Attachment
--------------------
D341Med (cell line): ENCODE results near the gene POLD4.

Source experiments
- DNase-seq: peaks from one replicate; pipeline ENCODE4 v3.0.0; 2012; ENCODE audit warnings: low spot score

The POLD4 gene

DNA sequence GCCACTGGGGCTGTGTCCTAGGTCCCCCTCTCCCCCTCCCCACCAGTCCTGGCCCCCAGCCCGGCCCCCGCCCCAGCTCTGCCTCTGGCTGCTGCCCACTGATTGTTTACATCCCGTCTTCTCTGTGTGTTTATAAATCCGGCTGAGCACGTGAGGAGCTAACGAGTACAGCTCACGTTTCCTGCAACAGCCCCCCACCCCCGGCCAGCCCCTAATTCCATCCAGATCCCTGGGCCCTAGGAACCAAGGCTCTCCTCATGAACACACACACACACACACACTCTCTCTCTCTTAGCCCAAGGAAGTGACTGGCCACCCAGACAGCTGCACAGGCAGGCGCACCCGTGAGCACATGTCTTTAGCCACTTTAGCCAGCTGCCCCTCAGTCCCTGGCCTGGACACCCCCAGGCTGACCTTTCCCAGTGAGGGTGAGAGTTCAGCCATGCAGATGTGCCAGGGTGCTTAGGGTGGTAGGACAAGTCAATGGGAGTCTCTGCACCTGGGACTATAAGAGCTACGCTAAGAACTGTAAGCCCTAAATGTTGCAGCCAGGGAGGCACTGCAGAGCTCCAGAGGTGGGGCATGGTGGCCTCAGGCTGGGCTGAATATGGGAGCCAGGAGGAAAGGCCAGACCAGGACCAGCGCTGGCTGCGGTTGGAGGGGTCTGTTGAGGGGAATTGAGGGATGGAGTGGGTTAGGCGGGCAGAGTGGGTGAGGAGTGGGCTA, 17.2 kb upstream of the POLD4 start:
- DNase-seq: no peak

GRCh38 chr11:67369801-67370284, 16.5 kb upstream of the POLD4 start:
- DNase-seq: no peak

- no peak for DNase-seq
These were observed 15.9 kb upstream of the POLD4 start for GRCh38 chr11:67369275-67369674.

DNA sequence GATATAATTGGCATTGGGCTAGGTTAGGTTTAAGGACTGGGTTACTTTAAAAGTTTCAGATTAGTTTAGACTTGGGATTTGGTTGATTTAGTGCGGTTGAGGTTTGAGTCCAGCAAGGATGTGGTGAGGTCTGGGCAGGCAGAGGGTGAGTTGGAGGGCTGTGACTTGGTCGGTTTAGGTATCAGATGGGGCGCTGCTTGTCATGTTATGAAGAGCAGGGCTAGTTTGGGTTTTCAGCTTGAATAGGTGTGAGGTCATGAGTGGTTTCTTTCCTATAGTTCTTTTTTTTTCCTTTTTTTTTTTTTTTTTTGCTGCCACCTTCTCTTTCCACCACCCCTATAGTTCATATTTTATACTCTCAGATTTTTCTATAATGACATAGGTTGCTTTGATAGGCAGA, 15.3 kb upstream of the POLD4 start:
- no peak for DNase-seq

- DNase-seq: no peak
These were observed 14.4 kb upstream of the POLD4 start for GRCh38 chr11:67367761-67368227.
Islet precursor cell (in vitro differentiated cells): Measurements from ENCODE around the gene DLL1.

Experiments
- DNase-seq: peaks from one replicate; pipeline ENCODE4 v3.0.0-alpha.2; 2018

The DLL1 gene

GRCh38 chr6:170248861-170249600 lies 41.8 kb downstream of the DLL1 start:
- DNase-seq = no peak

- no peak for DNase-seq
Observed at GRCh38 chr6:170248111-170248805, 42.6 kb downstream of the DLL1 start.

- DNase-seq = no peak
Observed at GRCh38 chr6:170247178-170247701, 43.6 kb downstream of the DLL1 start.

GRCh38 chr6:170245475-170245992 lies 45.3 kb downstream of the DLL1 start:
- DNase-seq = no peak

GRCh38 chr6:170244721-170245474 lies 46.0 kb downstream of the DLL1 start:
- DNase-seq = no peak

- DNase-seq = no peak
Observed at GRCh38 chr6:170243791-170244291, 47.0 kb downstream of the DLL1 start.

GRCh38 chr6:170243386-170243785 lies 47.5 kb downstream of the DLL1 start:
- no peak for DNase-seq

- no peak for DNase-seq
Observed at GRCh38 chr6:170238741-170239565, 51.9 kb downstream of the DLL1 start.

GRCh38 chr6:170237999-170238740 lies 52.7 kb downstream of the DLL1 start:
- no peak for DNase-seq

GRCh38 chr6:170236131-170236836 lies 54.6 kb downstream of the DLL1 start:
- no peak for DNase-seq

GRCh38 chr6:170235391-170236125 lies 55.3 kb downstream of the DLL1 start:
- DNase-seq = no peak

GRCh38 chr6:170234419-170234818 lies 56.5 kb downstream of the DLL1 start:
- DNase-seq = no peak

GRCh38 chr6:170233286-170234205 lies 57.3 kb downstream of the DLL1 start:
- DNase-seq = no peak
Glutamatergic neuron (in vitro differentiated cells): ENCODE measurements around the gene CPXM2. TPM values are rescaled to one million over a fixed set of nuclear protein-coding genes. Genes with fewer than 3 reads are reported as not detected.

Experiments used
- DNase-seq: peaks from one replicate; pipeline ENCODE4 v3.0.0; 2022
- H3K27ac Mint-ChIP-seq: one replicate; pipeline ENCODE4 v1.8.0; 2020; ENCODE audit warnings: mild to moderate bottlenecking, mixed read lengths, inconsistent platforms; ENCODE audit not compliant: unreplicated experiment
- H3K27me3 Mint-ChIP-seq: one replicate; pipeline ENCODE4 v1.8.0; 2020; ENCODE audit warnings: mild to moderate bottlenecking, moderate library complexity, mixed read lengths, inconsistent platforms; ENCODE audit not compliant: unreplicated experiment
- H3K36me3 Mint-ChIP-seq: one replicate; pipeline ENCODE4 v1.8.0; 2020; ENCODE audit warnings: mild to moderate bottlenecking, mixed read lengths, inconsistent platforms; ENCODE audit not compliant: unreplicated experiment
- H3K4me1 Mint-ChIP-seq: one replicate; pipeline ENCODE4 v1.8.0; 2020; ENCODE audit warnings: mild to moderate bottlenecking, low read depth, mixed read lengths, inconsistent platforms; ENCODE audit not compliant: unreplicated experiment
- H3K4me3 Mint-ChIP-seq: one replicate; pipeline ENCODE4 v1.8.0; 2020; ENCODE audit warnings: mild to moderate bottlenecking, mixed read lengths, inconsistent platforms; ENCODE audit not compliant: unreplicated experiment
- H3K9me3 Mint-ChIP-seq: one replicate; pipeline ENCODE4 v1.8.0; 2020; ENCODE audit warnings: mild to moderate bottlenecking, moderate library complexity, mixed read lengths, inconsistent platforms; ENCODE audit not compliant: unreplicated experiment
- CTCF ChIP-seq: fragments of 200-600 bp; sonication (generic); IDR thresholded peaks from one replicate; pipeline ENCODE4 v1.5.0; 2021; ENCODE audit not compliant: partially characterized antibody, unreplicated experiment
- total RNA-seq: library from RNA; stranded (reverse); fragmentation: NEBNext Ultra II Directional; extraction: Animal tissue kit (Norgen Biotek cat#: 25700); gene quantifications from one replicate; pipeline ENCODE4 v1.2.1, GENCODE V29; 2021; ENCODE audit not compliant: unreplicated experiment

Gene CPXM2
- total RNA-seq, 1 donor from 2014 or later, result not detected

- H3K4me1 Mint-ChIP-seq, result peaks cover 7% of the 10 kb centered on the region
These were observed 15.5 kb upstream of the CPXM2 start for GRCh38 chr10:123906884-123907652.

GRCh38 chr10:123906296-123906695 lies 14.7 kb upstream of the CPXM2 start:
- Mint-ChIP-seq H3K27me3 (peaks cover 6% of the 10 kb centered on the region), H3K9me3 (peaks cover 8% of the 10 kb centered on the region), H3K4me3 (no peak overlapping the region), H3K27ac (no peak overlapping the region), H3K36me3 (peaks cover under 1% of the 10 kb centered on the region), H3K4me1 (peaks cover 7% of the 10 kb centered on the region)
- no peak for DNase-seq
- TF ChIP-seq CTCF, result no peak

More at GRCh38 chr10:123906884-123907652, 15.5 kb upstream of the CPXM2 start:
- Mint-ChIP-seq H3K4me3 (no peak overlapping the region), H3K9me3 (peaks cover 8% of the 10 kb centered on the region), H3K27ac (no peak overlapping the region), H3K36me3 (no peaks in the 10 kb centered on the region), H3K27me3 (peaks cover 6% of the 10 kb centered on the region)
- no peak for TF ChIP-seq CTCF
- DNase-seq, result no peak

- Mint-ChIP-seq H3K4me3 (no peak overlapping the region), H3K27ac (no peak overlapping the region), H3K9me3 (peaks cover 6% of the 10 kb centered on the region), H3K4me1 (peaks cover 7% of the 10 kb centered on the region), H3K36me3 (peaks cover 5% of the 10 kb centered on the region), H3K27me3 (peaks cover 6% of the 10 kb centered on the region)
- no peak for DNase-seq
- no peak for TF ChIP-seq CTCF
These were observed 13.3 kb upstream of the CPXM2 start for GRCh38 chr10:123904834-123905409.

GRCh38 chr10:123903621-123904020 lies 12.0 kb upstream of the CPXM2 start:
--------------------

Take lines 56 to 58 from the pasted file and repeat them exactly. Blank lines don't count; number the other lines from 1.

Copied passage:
Gene CPXM2
- total RNA-seq, 1 donor from 2014 or later, result not detected

- H3K4me1 Mint-ChIP-seq, result peaks cover 7% of the 10 kb centered on the region